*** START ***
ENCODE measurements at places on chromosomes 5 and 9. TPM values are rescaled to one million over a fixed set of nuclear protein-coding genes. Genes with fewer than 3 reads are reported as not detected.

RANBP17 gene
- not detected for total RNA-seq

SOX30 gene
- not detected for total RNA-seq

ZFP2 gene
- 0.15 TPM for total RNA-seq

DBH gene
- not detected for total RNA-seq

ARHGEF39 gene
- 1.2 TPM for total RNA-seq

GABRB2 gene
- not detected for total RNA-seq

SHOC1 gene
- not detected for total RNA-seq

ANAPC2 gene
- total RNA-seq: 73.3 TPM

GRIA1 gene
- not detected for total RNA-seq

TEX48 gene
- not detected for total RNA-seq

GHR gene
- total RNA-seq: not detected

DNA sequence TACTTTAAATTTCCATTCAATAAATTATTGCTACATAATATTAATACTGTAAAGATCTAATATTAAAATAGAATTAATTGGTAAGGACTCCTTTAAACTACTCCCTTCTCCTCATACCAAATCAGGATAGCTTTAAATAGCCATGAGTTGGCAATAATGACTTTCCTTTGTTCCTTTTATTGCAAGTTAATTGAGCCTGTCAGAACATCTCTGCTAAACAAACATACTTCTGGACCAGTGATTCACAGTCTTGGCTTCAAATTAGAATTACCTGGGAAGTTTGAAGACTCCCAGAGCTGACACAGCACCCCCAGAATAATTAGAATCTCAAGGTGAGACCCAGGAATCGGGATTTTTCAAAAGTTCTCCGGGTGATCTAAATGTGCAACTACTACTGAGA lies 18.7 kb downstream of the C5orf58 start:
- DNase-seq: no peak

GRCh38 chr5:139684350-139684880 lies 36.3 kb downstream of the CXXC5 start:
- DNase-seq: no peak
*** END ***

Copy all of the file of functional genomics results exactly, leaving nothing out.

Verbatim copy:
ENCODE measurements at places on chromosomes 5 and 9. TPM values are rescaled to one million over a fixed set of nuclear protein-coding genes. Genes with fewer than 3 reads are reported as not detected.

RANBP17 gene
- not detected for total RNA-seq

SOX30 gene
- not detected for total RNA-seq

ZFP2 gene
- 0.15 TPM for total RNA-seq

DBH gene
- not detected for total RNA-seq

ARHGEF39 gene
- 1.2 TPM for total RNA-seq

GABRB2 gene
- not detected for total RNA-seq

SHOC1 gene
- not detected for total RNA-seq

ANAPC2 gene
- total RNA-seq: 73.3 TPM

GRIA1 gene
- not detected for total RNA-seq

TEX48 gene
- not detected for total RNA-seq

GHR gene
- total RNA-seq: not detected

DNA sequence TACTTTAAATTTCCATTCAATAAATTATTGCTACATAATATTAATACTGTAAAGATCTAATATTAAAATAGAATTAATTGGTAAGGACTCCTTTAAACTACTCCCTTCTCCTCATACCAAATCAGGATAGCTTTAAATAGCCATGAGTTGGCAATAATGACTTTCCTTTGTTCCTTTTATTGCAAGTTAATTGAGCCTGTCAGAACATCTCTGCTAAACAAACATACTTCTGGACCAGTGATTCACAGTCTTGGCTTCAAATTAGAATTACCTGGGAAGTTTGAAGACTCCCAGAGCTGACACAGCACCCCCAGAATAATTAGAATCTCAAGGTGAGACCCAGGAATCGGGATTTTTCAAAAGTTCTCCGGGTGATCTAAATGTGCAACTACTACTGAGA lies 18.7 kb downstream of the C5orf58 start:
- DNase-seq: no peak

GRCh38 chr5:139684350-139684880 lies 36.3 kb downstream of the CXXC5 start:
- DNase-seq: no peak